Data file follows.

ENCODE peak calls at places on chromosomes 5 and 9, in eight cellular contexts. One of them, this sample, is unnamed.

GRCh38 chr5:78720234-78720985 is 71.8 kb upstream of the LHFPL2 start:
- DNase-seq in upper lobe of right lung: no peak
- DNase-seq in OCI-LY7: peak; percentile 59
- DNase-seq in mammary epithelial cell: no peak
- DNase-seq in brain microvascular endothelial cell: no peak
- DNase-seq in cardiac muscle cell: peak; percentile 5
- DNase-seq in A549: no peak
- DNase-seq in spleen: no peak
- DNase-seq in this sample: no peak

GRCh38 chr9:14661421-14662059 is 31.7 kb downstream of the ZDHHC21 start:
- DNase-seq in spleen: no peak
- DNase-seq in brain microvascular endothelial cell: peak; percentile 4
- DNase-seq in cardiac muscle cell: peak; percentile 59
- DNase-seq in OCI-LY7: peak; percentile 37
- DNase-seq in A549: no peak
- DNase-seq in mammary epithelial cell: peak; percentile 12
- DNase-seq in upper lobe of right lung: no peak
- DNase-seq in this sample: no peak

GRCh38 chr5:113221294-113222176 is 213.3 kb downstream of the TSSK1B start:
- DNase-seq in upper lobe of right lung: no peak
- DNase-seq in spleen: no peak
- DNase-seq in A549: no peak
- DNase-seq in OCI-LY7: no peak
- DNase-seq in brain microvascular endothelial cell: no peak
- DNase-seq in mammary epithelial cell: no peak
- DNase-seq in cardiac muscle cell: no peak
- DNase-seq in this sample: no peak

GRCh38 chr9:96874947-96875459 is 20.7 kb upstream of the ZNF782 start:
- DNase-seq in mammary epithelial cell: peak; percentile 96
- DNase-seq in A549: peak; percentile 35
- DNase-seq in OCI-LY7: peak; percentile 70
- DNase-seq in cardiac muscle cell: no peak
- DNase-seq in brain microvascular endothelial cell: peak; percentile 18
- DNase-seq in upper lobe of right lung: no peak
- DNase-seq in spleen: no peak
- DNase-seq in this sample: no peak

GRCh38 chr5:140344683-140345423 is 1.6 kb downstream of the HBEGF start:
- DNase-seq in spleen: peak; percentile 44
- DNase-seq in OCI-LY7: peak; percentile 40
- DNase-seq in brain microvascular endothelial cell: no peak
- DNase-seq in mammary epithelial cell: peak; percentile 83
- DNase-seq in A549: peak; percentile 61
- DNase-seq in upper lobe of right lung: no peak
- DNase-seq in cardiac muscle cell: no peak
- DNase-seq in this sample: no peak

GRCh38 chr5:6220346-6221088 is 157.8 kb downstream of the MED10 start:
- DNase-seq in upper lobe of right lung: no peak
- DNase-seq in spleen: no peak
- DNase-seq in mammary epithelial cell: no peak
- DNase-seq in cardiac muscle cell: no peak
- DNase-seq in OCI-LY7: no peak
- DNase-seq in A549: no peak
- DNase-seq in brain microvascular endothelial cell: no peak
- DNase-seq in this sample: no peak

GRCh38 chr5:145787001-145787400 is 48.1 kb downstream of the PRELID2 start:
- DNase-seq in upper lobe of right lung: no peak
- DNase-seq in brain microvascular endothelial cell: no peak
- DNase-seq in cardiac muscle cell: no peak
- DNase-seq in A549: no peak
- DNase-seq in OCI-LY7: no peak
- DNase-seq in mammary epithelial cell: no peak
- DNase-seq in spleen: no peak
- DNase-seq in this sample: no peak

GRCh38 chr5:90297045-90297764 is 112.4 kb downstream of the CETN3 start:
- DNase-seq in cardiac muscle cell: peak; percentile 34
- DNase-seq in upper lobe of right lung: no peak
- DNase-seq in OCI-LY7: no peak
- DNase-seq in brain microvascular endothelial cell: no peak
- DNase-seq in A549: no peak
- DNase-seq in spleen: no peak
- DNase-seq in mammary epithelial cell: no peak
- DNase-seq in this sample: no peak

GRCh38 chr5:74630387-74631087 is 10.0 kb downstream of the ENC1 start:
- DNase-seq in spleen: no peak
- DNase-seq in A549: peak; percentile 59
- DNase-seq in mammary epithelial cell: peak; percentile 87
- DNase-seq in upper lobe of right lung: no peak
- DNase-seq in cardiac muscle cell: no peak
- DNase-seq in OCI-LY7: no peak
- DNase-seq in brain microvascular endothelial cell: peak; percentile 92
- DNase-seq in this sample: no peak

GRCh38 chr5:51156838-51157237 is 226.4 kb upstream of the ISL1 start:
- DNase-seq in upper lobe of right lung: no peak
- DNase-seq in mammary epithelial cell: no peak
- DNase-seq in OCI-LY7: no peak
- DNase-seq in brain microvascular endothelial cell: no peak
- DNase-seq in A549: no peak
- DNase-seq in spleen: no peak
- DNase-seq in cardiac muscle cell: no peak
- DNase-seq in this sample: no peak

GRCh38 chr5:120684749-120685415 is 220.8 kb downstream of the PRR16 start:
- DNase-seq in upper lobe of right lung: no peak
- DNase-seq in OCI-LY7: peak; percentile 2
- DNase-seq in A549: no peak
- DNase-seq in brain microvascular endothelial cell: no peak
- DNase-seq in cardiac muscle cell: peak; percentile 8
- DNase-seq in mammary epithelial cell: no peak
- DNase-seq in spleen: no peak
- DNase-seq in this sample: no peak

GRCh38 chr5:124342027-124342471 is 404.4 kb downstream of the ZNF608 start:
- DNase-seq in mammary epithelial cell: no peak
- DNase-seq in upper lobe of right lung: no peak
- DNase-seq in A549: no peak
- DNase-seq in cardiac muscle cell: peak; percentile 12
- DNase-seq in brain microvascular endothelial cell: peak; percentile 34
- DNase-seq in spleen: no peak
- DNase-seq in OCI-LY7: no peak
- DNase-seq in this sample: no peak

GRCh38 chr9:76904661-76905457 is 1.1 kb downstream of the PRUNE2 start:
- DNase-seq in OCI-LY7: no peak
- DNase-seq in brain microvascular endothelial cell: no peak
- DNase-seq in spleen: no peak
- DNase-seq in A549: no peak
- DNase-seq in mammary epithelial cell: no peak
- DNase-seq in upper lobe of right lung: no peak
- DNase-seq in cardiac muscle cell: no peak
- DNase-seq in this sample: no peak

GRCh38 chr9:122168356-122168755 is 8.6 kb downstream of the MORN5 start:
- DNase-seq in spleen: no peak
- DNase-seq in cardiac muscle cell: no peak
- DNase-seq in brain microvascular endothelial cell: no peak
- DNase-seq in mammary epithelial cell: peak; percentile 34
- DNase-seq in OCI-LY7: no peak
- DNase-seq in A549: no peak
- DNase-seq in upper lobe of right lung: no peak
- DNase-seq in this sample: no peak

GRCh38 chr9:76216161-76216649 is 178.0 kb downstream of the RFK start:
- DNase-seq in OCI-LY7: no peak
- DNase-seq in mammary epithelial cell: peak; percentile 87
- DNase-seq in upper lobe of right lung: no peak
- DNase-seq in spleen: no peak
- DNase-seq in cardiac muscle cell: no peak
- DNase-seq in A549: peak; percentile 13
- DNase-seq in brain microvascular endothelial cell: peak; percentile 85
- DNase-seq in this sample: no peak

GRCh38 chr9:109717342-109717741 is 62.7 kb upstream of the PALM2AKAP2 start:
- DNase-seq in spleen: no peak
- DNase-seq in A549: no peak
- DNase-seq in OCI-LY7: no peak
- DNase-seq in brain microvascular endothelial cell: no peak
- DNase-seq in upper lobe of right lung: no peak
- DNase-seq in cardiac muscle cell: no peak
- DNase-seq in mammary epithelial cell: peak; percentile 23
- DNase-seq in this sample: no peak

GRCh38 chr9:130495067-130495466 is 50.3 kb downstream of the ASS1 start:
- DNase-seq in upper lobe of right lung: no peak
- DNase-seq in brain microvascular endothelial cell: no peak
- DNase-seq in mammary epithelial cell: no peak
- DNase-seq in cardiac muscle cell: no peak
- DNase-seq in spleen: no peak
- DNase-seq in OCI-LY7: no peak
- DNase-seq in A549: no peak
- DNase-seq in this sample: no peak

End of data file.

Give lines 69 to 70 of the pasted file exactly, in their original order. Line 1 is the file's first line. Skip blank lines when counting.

- DNase-seq in brain microvascular endothelial cell: no peak
- DNase-seq in A549: no peak